Re: Abbr. for kilobyte?

Subject: Re: Abbr. for kilobyte?
From: Margaret Mikulska <mikulska -at- FAUST -dot- PRINCETON -dot- EDU>
Date: Mon, 4 Jul 1994 04:43:15 GMT

In article <2v16mm$153 -at- panix3 -dot- panix -dot- com> vicric -at- panix -dot- com (Vicki Richman)
>From <2v03ul$597 -at- news1 -dot- digex -dot- net>, by Keith Ivey <kcivey -at- cpcug -dot- digex -dot- net>:

>> The SI system, of course, uses "k" for 1,000, so there is an
>> argument that "K" should be used for 1,024--but this leaves open the
>> question of how to distinguish between "M" meaning 1,000,000 and "M"
>> meaning 1,048,576.

>The uppercase K is frequently used for 1000, as in "The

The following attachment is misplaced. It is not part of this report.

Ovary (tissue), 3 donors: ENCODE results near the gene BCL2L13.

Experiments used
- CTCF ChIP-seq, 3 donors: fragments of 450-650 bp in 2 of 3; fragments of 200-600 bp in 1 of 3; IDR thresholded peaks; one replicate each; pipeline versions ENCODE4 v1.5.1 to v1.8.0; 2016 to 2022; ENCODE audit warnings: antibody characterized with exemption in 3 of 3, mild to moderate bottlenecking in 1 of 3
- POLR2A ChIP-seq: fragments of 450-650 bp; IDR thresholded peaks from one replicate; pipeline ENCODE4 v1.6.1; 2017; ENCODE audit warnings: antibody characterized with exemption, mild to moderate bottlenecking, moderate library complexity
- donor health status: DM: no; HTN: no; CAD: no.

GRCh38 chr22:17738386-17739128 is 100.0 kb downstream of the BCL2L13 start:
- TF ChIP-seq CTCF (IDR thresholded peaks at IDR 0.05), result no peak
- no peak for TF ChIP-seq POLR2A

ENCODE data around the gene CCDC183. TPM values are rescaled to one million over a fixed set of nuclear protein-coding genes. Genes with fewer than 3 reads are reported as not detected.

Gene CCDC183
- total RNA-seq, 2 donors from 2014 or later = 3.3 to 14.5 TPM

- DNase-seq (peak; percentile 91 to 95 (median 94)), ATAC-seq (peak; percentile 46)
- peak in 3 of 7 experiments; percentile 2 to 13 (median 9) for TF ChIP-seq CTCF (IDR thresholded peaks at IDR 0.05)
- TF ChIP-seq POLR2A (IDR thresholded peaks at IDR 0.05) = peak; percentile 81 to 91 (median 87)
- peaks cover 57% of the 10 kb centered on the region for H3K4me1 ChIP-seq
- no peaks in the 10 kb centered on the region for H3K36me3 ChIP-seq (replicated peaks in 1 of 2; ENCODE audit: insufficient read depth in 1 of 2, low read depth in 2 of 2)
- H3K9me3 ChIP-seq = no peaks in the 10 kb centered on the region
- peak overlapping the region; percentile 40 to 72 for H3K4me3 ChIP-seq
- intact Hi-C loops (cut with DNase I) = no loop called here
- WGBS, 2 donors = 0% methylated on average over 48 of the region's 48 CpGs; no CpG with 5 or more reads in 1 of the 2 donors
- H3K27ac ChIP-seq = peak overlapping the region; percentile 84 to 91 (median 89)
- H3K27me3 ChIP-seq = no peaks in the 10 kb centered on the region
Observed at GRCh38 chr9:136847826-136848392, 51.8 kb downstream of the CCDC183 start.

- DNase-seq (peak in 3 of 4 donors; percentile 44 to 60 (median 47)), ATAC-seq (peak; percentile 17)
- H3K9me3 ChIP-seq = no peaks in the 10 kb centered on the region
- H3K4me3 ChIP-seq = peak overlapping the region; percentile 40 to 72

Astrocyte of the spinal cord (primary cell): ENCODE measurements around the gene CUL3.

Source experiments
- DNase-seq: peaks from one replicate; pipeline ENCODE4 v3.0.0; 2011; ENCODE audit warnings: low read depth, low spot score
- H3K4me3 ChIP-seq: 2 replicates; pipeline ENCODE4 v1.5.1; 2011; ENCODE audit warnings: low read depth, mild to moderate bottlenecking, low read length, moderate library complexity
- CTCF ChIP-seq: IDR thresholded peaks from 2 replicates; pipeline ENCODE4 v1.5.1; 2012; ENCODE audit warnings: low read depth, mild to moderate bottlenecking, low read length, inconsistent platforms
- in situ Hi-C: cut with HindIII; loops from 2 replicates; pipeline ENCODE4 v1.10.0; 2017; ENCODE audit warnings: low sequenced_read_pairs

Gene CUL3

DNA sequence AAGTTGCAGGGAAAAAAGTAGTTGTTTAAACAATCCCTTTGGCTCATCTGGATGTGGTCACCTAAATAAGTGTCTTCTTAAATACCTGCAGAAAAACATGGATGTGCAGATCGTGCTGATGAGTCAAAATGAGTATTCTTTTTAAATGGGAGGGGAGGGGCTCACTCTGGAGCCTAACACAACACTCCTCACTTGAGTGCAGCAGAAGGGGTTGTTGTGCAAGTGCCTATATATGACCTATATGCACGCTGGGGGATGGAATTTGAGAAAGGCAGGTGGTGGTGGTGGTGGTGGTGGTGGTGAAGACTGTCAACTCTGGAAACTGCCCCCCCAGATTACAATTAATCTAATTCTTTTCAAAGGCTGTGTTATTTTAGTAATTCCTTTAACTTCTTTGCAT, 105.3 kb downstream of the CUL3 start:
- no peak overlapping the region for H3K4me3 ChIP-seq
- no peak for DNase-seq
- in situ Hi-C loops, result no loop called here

>property is reduced to $290K."

>Of course, megabytes and megabits are MB and Mb. But
>hard-drive vendors may use your cited ambiguity to make
>their products seem larger. They advertise, say, 105 M bytes
>for a drive with 100 MB.

This is incorrect. Before a disk can be used, it has to udergo a few
procedures: formatting, creating file systems, and possibly others.
These procedures significantly decrease the effective disk capacity.
In the recent past, vendors used to advertise the capacity of
unformatted disks; nowadays they tend to advertise the capacity of
formatted disks, but since creating file systems involved overhead, the
user still ends up with less disk space than advertised. It has nothing
to do with the ambiguity between k as 1000 and k as 1024.


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